NewWave Communications is gearing up to bring 1 Gbps speeds to a handful of rural markets next year, and said it will use the emerging DOCSIS 3.1 platform to deliver them.
NewWave announced Wednesday that it will start the deployment in the fourth quarter of this year and intends to boot up Gigabit-class services to residential and business customers in a handful of markets – Poplar Bluff, Mo., where it competes with AT&T, and in Monroe, Rayville, Delhi and Tallulah, La., where it tangles with a mix of municipal and local service providers.
Although scaled deployments of DOCSIS 3.1 aren’t expected for a couple of years and CableLabs has yet to certify or qualify any modems or cable modem termination systems (CMTSs) based on the specs, NewWave said it will deliver 1-Gig with the budding platform.
Arris is NewWave’s primary DOCSIS technology vendor, according to Phil Spencer, the CEO of NewWave and Rural Broadband Investments. NewWave, he said, has already been deploying the Arris E6000, a high-density that that will be software-upgradable to D3.1.
NewWave hasn’t set a price for its coming 1-Gig offering, but Spencer expects that it will likely sell for less than $100 month. The operator’s current high-end tier offers 50 Mbps down and sells for $69 to $79 per month.
Spencer said it made sense to focus on those initial markets first because the infrastructure there is well-prepared to take on the upgrade. The Poplar Bluffs system, for example, is relatively new, having been built from scratch in the early 2000s and is serving as the master headend for the region. Meanwhile, the Louisiana systems being targeted early on are coming off a network rebuild that’s being served by new headends.
That combination “gives us a great opportunity to offer the 1-Gig service,” he said.
NewWave hasn’t committed to deploy 1-Gig everywhere yet, but “if we get strong customer feedback and demand continues to grow, it’s something we’d look at continuing to do,” Spencer said.
He acknowledged that broadband adoption in rural markets tends to lag more urban areas, but said he’s been “surprised” by the number of customers who use over-the-top video services.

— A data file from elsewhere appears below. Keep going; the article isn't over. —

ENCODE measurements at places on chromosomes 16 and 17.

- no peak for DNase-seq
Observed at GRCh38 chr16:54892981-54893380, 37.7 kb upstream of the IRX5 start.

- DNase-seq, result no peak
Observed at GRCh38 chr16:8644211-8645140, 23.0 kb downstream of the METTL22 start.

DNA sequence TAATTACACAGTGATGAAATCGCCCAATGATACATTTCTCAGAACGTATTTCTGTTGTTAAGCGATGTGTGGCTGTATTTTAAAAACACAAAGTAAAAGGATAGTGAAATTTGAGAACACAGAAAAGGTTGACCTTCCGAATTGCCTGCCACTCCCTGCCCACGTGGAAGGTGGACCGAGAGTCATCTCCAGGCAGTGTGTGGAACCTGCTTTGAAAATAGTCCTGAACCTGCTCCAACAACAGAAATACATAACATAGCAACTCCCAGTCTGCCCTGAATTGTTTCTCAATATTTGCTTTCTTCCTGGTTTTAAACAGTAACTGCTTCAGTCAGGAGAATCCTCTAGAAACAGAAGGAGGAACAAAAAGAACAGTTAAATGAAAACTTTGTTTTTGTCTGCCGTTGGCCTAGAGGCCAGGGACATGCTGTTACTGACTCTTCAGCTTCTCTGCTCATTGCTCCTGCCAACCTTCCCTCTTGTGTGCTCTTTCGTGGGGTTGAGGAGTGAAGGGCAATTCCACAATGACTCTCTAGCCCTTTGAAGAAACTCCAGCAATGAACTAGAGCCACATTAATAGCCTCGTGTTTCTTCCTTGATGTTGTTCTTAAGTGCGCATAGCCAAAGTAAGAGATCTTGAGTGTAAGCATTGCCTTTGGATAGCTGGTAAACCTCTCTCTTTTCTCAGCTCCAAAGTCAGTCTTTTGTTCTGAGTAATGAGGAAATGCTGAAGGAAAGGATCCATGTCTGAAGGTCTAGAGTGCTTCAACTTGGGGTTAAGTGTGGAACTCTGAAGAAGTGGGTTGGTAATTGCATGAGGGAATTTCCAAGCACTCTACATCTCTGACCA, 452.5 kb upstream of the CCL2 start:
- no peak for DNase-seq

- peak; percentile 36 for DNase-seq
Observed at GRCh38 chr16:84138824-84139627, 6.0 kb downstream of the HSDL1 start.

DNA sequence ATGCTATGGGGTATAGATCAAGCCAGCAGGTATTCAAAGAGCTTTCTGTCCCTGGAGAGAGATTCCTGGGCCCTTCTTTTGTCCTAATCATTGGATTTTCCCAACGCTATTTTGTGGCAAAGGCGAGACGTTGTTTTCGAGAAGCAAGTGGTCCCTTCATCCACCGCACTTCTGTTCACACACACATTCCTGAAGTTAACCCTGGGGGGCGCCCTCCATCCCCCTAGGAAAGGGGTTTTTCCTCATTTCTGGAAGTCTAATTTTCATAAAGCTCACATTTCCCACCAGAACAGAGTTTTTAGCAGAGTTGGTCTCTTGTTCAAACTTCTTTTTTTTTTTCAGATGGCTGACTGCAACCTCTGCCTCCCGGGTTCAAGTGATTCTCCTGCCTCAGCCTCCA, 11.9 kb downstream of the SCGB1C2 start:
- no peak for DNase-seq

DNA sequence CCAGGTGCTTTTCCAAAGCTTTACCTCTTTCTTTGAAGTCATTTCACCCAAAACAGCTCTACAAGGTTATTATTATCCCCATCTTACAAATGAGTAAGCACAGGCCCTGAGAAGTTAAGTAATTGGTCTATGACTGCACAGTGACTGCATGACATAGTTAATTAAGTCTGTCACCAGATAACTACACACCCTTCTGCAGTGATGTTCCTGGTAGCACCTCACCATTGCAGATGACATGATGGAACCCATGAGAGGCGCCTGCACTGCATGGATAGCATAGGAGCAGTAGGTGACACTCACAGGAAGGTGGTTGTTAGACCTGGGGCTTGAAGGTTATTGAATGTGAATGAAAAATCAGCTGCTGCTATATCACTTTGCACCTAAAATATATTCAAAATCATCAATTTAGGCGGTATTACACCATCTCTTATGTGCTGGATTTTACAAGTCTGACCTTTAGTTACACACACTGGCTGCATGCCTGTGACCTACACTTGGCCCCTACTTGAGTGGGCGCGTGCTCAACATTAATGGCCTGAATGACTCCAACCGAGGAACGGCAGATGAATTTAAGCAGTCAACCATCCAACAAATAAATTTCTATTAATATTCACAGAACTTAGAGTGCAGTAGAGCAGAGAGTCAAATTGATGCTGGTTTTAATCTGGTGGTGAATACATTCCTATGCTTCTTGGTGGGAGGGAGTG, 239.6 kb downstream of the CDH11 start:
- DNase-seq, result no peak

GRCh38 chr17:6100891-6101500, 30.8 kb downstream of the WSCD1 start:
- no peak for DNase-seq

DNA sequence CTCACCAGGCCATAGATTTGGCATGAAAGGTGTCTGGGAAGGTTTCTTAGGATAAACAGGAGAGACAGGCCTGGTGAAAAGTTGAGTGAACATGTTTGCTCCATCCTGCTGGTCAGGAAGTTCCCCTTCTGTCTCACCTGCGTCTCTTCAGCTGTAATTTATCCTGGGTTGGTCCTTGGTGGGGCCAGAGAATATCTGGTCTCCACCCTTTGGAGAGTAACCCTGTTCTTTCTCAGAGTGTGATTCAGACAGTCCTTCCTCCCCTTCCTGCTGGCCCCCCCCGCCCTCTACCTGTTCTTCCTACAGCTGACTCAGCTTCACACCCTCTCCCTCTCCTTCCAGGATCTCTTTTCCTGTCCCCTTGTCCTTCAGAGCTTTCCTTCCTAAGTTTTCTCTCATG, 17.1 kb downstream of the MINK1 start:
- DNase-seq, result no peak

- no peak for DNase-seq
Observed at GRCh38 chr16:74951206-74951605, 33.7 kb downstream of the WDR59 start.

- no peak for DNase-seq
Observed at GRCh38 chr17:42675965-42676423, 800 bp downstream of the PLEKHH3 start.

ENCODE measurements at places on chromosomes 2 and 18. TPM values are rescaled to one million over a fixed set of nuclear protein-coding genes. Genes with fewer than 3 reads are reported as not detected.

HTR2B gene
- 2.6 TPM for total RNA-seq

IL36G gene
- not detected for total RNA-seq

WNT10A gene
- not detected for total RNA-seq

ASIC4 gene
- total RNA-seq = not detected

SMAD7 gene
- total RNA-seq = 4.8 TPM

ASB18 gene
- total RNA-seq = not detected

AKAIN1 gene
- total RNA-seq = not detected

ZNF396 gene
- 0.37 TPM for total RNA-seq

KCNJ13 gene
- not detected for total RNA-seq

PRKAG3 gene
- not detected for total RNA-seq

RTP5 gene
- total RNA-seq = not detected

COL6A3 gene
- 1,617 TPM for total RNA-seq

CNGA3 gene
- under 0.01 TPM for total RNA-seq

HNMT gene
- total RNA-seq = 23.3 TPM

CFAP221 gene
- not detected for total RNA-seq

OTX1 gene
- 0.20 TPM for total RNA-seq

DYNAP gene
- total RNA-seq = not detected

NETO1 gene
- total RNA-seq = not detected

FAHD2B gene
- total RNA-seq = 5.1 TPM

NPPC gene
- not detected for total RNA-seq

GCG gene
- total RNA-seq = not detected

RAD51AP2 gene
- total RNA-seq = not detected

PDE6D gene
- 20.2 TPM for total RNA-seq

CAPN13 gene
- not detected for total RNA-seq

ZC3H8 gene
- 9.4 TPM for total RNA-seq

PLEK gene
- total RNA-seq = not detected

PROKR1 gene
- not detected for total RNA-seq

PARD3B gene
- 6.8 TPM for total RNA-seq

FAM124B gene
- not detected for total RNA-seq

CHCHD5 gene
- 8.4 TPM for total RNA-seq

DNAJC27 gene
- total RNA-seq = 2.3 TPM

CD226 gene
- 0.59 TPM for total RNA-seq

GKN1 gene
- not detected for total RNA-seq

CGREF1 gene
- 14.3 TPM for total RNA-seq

NewWave serves more than 150,000 residential and business customers in parts of Arkansas, Illinois, Indiana, Louisiana, Mississippi, Missouri, and Texas.
NewWave is part of Rural Broadband Investments, a company that acquires and invests in rural-focused cable systems and was formed by private equity firm GTCR last year. RBI closed its acquisition of the Poplar Bluff system earlier this year. Its first acquisition was its purchase of NewWave Communications in February 2013, followed by Cable Management Associates and McDonald Cable/Cablevison systems.
“Our $25 million dollar investment in recently acquired rural systems is allowing us to deliver faster Internet speeds, more HD channels, phone service, money-saving bundles and advanced commercial services,” Spencer said in the NewWave 1-gig announcement. “The upgrade gives us an exceptional opportunity to serve our customers. We can’t wait to bring gigabit service to several rural markets early next year."
NewWave isn’t the only mid-sized operator that’s preparing to bring 1-Gig speeds to some of the nation’s smaller markets. Earlier this month, Suddenlink Communications announced “Operation GigaSpeed,” an initiative that aims to offer downstream speeds of 1 Gbps in 90% of its footprint by 2017, alongside significant speed boosts for other high-speed Internet tiers. Suddenlink hasn’t revealed its tech roadmap for the effort, but acknowledged that it won’t hinge on DOCSIS 3.1.
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